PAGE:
COLUMBUS, Ohio -- Ohio growers preparing for no-tillage winter wheat planting should consider a burndown application of glyphosate to effectively control dandelion and winter annual grasses.
Jeff Stachler, an Ohio State University Extension weed specialist, said that a burndown application of glyphosate before winter wheat emerges is the best method to control winter annual grasses and the only method to control dandelion. A burndown application for no-tillage winter wheat, however, has not always been on the minds of growers.
"It's a different time of year and growers don't think about it as much," said Stachler. "Wheat is usually minimally managed. Growers seed it, fertilize it in the spring and harvest it and don't do much in between. But with weeds becoming more of a consistent problem, those growers looking to maximize their yield must realize that they can no longer manage wheat that way."
The safest and most effective way to manage dandelions and winter annual grasses in wheat fields is with an application of glyphosate, said Stachler. The minimum rate is 0.75 pounds acid equivalent per acre, which equals 22 ounces of Roundup OriginalMAX or 32 ounces of most generic glyphosate formulations.
"Ideally, the glyphosate should be applied just before the wheat emerges. However, that window of application can be too narrow and it may be better to apply the glyphosate before planting," said Stachler.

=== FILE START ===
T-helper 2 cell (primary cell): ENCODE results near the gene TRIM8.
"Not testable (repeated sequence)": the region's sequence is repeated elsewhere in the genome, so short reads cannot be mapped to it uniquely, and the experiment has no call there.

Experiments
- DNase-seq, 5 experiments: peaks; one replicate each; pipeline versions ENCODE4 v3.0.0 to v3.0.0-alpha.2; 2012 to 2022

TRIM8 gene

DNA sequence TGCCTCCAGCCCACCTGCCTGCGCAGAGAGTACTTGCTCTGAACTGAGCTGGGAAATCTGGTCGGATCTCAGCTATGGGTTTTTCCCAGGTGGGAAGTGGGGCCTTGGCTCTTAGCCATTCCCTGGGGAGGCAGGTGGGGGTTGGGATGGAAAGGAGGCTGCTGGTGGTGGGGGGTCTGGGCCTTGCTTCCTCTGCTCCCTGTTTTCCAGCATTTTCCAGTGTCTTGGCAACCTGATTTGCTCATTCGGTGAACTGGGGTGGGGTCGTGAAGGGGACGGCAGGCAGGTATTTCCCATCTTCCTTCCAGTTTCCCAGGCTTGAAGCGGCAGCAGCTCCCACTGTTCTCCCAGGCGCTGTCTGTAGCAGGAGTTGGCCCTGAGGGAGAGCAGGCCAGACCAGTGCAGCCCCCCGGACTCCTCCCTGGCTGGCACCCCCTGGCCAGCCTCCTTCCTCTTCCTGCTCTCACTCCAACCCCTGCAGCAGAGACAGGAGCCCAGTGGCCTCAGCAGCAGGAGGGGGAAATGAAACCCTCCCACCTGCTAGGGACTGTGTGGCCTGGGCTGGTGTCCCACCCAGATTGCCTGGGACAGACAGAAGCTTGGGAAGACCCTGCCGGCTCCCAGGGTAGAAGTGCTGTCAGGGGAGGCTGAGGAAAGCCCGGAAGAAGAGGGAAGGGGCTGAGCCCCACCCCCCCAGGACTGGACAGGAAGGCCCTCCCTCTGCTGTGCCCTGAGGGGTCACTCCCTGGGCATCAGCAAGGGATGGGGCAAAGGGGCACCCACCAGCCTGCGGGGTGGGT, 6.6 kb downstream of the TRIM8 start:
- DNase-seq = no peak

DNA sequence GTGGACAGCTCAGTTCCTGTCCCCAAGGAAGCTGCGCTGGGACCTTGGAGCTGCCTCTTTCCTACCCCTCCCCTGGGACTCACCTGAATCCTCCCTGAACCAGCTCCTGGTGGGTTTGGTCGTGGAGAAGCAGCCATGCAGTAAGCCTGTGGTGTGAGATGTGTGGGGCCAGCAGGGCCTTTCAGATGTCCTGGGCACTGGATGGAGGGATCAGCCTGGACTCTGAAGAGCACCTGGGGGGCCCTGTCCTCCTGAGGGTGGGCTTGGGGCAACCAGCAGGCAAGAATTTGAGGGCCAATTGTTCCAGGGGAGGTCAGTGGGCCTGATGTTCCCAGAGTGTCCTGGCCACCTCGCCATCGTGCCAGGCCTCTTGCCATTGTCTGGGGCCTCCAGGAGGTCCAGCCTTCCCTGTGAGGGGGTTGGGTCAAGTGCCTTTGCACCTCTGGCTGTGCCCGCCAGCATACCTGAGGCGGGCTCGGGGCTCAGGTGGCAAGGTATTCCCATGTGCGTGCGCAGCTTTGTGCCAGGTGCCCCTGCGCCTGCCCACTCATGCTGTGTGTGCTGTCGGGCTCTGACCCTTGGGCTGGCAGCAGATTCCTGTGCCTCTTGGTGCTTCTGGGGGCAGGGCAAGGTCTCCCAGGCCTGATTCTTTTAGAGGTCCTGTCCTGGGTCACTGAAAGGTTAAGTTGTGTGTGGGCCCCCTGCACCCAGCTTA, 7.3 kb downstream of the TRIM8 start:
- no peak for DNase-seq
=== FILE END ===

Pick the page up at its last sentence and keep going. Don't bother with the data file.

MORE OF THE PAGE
Stachler said that it's important to treat dandelion and winter annual grasses in the fall, because very few herbicides exist once they start competing with the wheat crop.
"There are no herbicides applied in the fall that can effectively control dandelion after wheat emerges, and there are some herbicides that can be used to control emerging winter annual grasses," said Stachler. "But you have to be careful when using them, as they have a long residual and you can't double-crop soybeans the following year."
Growers should not forget about scouting for a spring herbicide application, even if they apply a fall treatment.
"Growers need to realize that just because they do a burndown in the fall does not mean they will not have to apply herbicides in the spring," said Stachler. "Spring herbicide applications may still be needed for summer annual weeds, such as ragweeds and marestail, or winter annual weeds that emerge in late fall or spring."
As growers prepare for the burndown application in their wheat crop, they should also begin thinking about fall treatments after corn and soybean harvest to control winter annuals, biennials and cool-season perennials.
For more information on preparing for next season's wheat crop, log on to http://agcrops.osu.edu.